Copyright 2003 Reed Business Information, Inc. --This text refers to an out of print or unavailable edition of this title.

From The New Yorker

In January, 2001, Half and Susanne Zantop, popular professors at Dartmouth College, were murdered in their home in New Hampshire. Clever detective work linked knife sheaths found at the scene to a pair of teen-agers, Robert Tulloch and Jim Parker, who lived in an isolated Vermont town thirty miles away. Confronted by police, the boys fled; eventually, they were tracked down in Indiana. Parker, the sidekick, struck a plea bargain that may free him in sixteen years, but Tulloch pleaded guilty and received a sentence of life without parole. Zuckoff and Lehr, who covered the case for the Boston Globe, examine in fascinating detail the ordinariness of the boys' grudges—typical high-school controversies about the student council and the debate team—and how, in Tulloch's twisted mind, the idea of random killing became an obsession.
Copyright © 2005 The New Yorker --This text refers to an out of print or unavailable edition of this title.

Customer Reviews

This is the best true crime book I have ever read.
Terence M. Hines
The book kept me up long into the night and I read all day as well till I finished it.
Sherry Gomes
It includes a lot of detail about the crime and the characters in the book.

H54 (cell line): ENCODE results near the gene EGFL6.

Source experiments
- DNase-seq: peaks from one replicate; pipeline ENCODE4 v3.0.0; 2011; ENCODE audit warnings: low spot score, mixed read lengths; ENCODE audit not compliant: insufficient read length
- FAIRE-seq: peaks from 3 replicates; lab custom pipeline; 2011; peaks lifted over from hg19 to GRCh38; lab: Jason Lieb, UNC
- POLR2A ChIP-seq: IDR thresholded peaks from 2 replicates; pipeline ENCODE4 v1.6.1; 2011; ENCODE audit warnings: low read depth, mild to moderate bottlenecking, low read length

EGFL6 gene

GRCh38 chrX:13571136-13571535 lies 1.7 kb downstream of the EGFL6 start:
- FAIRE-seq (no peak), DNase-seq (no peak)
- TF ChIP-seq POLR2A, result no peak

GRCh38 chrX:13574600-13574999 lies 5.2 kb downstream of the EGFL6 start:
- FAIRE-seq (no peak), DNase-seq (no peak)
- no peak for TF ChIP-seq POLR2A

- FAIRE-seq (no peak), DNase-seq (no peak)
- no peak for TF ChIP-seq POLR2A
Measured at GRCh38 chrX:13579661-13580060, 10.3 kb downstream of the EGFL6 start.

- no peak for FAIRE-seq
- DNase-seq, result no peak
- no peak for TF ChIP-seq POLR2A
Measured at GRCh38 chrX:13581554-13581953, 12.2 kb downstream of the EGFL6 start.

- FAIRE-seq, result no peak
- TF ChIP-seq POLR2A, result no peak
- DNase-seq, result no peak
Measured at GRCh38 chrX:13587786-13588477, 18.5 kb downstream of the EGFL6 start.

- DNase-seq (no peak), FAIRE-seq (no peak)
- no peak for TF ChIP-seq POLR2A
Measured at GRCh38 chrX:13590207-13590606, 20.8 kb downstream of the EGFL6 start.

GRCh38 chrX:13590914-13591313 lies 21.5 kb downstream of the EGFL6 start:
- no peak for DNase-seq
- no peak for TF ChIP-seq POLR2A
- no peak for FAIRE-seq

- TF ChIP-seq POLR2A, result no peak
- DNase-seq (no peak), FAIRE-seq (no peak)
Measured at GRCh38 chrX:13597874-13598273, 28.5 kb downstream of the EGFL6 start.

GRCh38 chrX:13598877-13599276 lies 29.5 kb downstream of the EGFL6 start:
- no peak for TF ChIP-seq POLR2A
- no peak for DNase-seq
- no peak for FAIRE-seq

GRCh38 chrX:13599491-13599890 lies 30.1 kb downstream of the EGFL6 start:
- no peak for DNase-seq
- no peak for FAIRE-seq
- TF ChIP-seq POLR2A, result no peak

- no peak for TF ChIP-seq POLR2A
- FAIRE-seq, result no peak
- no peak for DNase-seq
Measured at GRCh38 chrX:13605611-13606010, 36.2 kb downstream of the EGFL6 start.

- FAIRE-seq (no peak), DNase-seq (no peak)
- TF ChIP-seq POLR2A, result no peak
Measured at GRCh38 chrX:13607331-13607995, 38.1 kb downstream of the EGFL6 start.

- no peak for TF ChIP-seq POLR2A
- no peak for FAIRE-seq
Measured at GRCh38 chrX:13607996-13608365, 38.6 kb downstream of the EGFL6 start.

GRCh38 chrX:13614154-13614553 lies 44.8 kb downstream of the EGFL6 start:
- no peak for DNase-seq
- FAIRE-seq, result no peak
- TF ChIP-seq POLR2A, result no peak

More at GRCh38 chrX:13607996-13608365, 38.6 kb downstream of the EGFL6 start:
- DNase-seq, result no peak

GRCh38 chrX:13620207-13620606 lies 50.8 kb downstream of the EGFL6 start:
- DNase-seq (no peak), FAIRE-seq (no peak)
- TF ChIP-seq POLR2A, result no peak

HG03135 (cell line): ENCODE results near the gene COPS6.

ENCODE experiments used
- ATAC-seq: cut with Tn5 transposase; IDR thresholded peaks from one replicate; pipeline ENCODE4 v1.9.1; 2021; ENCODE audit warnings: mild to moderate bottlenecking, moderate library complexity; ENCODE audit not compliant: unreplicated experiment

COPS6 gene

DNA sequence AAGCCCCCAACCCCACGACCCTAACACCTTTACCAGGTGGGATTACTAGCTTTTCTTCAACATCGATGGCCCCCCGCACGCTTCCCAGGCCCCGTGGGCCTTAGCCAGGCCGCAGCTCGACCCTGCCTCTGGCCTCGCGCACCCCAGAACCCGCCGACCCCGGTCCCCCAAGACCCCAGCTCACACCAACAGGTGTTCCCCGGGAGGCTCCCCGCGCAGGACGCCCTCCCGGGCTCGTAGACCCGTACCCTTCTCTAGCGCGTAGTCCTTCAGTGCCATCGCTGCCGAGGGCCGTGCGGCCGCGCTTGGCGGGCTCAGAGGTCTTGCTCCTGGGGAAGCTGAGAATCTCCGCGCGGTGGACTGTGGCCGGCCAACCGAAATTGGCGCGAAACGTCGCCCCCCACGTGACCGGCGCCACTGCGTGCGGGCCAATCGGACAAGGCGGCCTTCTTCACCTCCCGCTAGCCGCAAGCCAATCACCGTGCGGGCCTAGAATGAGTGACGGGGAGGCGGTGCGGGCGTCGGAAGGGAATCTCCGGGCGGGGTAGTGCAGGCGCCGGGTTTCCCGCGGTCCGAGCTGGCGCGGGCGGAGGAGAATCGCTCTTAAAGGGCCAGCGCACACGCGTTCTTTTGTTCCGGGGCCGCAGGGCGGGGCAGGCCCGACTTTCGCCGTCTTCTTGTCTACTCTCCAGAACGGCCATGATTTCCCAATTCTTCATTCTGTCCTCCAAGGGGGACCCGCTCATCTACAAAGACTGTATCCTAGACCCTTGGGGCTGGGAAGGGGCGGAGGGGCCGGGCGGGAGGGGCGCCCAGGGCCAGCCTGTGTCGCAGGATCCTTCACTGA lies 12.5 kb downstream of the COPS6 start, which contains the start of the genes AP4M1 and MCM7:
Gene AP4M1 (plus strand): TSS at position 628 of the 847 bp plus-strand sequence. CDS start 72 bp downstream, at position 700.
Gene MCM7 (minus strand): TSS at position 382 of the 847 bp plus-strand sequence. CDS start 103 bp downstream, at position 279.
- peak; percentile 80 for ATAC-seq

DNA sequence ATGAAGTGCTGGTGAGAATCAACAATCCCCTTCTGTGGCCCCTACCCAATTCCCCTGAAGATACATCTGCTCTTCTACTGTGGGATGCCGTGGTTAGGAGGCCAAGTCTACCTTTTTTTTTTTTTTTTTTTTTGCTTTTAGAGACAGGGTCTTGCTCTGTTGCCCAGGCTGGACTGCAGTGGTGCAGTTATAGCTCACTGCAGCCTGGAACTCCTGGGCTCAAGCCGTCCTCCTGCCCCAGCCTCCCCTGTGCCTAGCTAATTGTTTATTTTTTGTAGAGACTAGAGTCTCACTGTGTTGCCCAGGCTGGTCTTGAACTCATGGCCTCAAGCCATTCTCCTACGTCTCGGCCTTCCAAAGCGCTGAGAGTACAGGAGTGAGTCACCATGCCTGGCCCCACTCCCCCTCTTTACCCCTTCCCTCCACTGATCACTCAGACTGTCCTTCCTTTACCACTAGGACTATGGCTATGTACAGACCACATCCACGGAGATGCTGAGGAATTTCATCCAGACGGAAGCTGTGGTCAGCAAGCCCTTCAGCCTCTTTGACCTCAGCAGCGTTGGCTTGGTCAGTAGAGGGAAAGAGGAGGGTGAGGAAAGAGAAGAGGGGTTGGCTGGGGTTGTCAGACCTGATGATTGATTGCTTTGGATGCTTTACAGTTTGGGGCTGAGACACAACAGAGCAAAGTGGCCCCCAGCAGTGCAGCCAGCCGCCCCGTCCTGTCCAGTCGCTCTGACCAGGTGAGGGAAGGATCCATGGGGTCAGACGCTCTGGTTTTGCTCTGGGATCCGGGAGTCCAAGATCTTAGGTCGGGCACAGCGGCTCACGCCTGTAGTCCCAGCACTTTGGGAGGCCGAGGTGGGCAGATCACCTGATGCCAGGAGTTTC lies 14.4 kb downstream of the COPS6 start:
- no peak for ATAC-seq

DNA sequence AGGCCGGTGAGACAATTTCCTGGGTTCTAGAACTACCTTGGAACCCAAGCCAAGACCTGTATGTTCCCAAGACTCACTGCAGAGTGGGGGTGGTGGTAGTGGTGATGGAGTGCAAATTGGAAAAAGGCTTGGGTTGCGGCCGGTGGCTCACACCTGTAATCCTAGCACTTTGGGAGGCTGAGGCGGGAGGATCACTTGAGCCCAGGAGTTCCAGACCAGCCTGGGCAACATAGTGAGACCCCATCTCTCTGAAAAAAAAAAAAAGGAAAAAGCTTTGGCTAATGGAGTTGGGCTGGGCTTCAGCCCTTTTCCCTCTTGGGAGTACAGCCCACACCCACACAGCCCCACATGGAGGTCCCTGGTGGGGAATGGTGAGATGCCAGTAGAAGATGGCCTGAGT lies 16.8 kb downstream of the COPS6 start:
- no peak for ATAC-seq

dmsnyder1229

Most Helpful Customer Reviews

19 of 19 people found the following review helpful By Fox in a Box on November 17, 2004
Format: Hardcover
I have long been an afficianado of true crime and have read many of the best -- and of course, some real groaners. This book, however, is one of the very best I have come across. I literally could not put it down. I give it my highest recommendation.

The editing is as good as the writing, by the way. No repetition, careless observations, hanging questions, annoying trivialities, psychobabble or irksome misuse of "which" and "that."

Although it's real page-turner, the authors, award-winning investgative journalists at the Boston Globe, do not sensationalize or otherwise cheapen this heartbreaking story of one of the most brutal murders in the recent history of the state of New Hampshire.

The victims, two decent and well-loved Dartmouth professors, come vividly to life. Great thought also is given to the cryptic psychopathologies of the two "nice" young men who destroyed dozens of lives in their pursuit of sensation. For this the authors draw on articulate experts in the field who answer many obvious questions, although there are others that must, by their very nature, remain unanswered.

They build their narrative slowly, piece by inevitable piece, so that when they arrive at their devastating conclusions, we cannot help but share them, despite the implications they carry about our own children and communities.

Thank you, gentlemen, for a stunning and thought-provoking work of journalism. It has remained with me for many months and still makes me shudder.
3 Comments Was this review helpful to you? Yes No Sending feedback...
Thank you for your feedback. If this review is inappropriate, please let us know.
Sorry, we failed to record your vote. Please try again
13 of 14 people found the following review helpful By Terence M. Hines on May 25, 2004
Format: Hardcover Verified Purchase